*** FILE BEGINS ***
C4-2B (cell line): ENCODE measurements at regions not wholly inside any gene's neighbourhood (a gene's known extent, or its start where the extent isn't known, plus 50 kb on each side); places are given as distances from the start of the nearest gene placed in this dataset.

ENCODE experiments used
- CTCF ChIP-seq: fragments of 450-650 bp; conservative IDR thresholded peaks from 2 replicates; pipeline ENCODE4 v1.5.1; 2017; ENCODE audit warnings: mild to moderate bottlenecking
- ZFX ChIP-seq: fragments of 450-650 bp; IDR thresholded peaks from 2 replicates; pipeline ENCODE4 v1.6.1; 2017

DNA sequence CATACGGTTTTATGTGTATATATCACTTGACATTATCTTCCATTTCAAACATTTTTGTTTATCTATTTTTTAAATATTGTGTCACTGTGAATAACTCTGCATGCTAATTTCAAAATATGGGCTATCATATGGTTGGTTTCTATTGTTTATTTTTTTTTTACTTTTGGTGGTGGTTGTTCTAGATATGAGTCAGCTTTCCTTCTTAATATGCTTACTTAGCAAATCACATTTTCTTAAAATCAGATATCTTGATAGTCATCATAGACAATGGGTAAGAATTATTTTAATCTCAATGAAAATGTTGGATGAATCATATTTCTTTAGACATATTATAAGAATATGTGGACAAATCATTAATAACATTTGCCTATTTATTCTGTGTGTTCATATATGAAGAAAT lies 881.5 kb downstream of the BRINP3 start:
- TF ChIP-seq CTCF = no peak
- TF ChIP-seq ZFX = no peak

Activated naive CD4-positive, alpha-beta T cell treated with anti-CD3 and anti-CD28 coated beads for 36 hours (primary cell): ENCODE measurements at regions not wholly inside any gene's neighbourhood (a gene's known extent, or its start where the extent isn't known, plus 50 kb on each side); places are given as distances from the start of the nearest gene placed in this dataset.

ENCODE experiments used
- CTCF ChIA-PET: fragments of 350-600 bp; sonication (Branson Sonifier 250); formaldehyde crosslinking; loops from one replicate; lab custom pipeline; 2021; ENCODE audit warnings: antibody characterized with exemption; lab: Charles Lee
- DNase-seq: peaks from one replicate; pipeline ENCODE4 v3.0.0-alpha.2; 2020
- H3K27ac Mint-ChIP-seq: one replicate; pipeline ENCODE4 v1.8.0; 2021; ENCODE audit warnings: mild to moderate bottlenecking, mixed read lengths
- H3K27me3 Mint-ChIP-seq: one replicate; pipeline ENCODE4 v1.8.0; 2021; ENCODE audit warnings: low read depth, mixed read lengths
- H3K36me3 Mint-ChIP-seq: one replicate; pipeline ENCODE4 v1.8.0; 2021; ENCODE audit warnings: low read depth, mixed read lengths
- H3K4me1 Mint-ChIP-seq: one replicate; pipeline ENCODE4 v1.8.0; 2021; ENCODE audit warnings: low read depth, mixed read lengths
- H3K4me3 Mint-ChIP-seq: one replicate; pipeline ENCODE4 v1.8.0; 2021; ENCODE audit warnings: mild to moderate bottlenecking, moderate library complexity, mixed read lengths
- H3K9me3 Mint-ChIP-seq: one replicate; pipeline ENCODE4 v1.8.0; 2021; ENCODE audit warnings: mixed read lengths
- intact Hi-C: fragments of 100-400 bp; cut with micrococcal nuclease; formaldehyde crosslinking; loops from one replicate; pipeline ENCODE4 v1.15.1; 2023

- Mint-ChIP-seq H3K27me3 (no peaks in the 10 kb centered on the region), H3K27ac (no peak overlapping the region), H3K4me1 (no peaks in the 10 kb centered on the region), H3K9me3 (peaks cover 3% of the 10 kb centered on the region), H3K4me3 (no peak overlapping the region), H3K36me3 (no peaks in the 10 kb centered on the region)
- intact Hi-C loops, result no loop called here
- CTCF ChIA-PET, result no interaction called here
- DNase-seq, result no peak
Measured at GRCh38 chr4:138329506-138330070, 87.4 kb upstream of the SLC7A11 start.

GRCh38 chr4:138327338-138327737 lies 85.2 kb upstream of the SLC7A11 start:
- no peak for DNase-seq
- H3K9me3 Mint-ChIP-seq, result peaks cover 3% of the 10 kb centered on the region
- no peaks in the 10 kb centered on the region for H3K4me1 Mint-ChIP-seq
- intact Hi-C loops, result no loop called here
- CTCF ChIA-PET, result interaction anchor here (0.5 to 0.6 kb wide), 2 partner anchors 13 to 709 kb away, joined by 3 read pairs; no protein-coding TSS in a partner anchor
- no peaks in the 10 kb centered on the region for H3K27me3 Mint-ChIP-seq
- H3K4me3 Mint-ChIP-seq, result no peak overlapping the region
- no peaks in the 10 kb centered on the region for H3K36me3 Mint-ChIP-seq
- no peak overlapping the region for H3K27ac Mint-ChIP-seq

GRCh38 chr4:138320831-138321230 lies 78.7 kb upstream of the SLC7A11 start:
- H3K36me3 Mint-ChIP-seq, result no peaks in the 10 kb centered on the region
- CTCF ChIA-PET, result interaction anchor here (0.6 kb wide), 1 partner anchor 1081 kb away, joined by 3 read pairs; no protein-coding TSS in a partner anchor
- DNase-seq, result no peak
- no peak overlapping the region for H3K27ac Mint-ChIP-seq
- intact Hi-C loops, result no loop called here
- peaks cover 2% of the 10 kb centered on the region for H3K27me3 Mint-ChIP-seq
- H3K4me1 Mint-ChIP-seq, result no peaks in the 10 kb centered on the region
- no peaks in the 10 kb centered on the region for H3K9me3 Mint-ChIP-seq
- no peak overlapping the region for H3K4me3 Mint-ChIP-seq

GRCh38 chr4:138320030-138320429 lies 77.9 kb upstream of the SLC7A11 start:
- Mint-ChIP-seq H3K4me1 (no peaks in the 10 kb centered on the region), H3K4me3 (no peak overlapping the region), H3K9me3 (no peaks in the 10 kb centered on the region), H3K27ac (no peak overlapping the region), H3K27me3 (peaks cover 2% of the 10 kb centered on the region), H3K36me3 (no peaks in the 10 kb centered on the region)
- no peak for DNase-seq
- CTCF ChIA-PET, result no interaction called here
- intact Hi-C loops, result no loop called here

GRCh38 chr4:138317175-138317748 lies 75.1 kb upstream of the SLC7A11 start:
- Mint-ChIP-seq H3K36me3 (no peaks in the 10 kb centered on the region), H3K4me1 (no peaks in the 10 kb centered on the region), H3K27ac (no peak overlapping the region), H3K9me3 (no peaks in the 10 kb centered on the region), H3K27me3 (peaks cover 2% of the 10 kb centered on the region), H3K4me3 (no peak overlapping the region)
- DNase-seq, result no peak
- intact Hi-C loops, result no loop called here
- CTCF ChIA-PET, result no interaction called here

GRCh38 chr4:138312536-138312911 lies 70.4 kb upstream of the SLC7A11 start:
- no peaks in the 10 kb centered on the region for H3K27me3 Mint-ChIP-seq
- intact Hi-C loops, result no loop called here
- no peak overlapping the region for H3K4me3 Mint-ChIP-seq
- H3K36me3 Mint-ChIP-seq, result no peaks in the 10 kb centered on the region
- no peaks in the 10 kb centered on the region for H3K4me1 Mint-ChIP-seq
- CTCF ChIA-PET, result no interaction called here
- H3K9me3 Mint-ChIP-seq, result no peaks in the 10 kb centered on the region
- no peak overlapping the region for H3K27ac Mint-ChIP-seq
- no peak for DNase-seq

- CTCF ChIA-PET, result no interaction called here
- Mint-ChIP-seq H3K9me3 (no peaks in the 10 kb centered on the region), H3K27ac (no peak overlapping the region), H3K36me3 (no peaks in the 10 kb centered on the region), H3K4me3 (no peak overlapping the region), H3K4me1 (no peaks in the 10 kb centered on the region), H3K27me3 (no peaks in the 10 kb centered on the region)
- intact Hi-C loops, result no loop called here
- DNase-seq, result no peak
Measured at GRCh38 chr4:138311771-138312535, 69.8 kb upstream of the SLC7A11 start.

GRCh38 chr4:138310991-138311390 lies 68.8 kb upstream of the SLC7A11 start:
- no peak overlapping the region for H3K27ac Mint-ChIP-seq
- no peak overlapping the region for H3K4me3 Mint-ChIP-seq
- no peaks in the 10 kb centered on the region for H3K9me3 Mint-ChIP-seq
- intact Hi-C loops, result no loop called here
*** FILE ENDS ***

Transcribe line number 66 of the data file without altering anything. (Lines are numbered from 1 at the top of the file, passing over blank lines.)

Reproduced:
- intact Hi-C loops, result no loop called here